Archive for the ‘the guardian’ tag
This was first posted on the Media Standards Trust website on Friday 21st January 2011
News International must be hankering after the balmy days of summer 2010.
Back last June they appeared to have successfully weathered the phone hacking story, despite the valiant efforts of The Guardian’s to keep the story alive in 2009.
The Conservatives, strongly supported by News International titles – particularly The Sun – in the lead up to the election were installed in Number 10. Not as a majority government, but with majority control.
Coulson, one of the key figures at News International and close friends with the recently installed Chief Executive of News International, Rebekah Brooks, had been appointed Director of Communications at No.10.
Rupert Murdoch may have been quietly confident that News Corporation’s bid to take over the remaining 60.9% of BSkyB would be waved through.
Enter the New York Times
Then, in September 2010, the New York Times investigation was published. ‘Tabloid Hack Attack on Royals, and Beyond’ was the result of three months investigation by three experienced Times journalists, Don Van Natta Jr, Jo Becker and Graham Bowley.
Publication by the New York Times changed the whole tenor of the story. Phone hacking was no longer a UK media story, it was a political story with international implications (due to Murdoch’s ownership of the Wall Street Journal). The NY Times investigation meant the BBC and, to its credit, Sky News could start covering the story without being accused of following The Guardian’s agenda. Labour politicians, now out of office and free to criticise the media, could start to attack Andy Coulson.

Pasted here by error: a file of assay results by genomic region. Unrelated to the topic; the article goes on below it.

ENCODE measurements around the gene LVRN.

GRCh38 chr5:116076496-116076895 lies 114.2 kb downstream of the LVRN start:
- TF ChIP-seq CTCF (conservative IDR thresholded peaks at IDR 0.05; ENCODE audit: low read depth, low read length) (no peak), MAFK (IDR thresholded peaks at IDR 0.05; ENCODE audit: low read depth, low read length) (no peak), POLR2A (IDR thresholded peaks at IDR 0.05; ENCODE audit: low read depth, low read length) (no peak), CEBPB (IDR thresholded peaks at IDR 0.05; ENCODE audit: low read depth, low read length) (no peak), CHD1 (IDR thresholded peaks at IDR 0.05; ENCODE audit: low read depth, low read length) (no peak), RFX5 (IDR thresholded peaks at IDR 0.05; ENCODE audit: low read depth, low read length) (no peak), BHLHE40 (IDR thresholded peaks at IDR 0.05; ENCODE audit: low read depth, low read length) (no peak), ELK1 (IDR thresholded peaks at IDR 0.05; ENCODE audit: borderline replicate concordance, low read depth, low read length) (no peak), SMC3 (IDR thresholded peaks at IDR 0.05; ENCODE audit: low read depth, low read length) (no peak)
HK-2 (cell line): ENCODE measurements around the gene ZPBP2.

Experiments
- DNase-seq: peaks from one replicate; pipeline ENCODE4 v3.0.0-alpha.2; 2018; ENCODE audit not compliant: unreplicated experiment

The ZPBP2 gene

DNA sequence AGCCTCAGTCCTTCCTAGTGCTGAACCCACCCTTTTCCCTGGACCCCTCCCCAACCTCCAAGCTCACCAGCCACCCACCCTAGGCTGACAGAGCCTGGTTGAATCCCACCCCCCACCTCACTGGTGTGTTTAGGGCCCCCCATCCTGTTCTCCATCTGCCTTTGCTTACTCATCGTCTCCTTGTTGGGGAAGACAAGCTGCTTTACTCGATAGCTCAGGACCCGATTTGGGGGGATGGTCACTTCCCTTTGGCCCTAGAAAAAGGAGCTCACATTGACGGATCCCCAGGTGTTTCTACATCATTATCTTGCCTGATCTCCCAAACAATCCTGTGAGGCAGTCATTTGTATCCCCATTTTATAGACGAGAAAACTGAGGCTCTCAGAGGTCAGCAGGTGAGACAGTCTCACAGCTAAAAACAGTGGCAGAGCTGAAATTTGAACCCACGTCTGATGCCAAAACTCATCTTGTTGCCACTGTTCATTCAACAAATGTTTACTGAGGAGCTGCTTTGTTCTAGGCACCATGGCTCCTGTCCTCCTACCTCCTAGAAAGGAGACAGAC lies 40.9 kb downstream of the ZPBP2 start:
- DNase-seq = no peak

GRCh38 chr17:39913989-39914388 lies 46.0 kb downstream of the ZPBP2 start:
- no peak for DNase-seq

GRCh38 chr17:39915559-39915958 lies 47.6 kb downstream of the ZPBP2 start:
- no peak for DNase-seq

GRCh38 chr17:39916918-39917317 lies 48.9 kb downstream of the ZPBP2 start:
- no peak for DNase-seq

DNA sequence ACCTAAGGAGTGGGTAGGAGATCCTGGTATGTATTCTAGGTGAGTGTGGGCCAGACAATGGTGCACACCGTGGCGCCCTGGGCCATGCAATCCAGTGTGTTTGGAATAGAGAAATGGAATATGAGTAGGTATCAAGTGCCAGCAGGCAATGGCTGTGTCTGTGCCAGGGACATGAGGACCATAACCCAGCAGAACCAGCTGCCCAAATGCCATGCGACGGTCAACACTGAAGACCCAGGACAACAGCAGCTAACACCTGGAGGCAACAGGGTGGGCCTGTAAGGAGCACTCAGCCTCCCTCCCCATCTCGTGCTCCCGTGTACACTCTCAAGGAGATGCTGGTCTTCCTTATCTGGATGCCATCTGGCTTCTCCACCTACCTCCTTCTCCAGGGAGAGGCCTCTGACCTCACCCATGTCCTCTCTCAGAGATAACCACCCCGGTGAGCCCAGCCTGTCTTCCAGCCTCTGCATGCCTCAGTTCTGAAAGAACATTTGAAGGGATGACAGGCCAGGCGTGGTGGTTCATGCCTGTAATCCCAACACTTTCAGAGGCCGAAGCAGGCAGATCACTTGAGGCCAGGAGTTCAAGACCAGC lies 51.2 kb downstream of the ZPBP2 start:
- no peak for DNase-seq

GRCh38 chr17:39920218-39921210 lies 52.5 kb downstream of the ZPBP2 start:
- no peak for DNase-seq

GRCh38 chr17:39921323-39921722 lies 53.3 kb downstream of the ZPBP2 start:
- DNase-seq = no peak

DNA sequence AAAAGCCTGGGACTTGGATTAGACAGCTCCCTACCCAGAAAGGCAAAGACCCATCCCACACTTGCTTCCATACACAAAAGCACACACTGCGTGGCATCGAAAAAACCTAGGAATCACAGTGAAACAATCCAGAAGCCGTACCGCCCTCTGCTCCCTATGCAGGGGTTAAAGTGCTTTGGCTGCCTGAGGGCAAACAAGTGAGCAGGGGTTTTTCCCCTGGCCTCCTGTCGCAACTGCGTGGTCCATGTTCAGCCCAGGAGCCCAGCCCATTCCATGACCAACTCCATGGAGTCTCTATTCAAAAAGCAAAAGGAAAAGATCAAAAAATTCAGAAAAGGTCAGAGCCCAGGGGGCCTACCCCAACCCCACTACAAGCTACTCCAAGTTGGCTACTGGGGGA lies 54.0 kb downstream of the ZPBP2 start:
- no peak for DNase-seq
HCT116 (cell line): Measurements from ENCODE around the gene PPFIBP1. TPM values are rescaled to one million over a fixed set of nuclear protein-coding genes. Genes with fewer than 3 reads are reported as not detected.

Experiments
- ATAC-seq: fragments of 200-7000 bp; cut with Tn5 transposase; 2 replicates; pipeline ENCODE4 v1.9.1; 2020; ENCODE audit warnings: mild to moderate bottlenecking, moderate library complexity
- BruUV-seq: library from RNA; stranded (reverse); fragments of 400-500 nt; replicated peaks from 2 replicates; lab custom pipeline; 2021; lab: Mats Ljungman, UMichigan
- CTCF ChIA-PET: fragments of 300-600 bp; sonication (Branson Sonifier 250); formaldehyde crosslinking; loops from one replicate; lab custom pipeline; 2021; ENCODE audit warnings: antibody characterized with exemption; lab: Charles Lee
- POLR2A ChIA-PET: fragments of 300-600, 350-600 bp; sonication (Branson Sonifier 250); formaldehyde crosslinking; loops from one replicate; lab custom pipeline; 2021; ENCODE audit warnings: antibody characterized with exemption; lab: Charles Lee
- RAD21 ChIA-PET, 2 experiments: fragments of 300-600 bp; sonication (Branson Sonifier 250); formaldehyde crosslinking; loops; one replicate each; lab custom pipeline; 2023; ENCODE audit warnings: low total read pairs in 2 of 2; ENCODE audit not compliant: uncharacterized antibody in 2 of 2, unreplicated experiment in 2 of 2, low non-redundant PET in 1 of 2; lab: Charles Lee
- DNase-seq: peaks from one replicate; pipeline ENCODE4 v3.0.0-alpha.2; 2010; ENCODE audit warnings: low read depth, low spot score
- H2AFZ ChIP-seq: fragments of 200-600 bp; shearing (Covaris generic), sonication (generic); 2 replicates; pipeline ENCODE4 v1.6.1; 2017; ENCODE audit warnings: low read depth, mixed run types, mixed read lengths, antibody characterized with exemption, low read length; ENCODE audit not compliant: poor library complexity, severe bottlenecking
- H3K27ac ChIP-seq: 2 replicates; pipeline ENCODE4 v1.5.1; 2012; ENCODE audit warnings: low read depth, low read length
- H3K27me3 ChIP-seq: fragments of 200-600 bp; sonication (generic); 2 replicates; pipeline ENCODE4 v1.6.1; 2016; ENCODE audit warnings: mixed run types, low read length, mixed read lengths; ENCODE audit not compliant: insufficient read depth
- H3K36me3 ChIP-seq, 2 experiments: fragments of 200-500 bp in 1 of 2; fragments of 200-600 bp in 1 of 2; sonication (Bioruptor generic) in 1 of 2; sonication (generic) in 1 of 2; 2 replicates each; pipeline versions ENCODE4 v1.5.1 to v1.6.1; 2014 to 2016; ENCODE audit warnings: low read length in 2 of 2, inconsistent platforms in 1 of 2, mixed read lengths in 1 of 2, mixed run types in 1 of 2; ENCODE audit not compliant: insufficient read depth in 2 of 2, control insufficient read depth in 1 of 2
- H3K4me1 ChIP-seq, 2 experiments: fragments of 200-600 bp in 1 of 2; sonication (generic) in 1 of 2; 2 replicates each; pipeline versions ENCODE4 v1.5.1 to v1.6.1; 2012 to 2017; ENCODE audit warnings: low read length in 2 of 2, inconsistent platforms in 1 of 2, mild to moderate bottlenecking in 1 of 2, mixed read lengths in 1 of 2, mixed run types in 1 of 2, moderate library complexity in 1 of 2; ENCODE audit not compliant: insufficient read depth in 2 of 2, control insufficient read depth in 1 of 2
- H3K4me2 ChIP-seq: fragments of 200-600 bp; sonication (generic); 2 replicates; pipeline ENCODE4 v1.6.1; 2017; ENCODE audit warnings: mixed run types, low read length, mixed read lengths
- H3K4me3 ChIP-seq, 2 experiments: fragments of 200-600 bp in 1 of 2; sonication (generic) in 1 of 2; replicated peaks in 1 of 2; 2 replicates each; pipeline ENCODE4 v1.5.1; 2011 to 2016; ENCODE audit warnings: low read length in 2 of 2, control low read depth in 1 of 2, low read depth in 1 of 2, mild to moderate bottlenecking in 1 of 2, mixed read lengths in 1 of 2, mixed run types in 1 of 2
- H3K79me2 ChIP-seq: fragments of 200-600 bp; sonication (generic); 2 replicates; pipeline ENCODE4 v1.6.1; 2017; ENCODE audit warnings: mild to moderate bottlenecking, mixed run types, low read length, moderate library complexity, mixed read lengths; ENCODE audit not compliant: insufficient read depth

Even still, the story ebbed as most other UK papers refused to take it on. Only the Financial Times and The Independent started to report new evidence regularly and prominently.
Nor did the police show any great interest in turning over a story they had rather hoped would go away (given their close relationship with News International and failure both to interview many of those implicated in phone hacking or warn those whose phones had been hacked).
Yet the story refused to die. Thanks to continued digging by The Guardian – especially Nick Davies – and to legal cases taken against the News of the World by individuals who believed their phones had been hacked, news kept seeping out.
Coulson’s unambiguous evidence to the Commons Select Committee in 2010 certainly helped keep it alive. Asked by the Committee if phone hacking went any further than Clive Goodman (the royal correspondent who was jailed for phone hacking) Coulson said that he was “absolutely sure that Goodman’s was a very unfortunate rogue case”. Asked if he knew anything about phone hacking while he was editor of the paper he said he had no knowledge of what was going on.
Had Coulson taken a different approach he may have avoided resignation. He could, for example, have taken the ‘confess and seek mercy’ approach. He could have said that yes, he did know about the hacking and he dreadfully regretted that he was involved. But, given it was rife in the industry he had not fully realised its seriousness. Moreover, when he did realise, he resigned.
This approach would not have burnished his political reputation, might have cut his political career short, and would have led people to question Cameron’s judgment, but it is a position he could have maintained.
Instead, he took the Manuel from Fawlty Towers approach – ‘I know nothing’. This became increasingly untenable as evidence emerged that more and more people under his command were involved.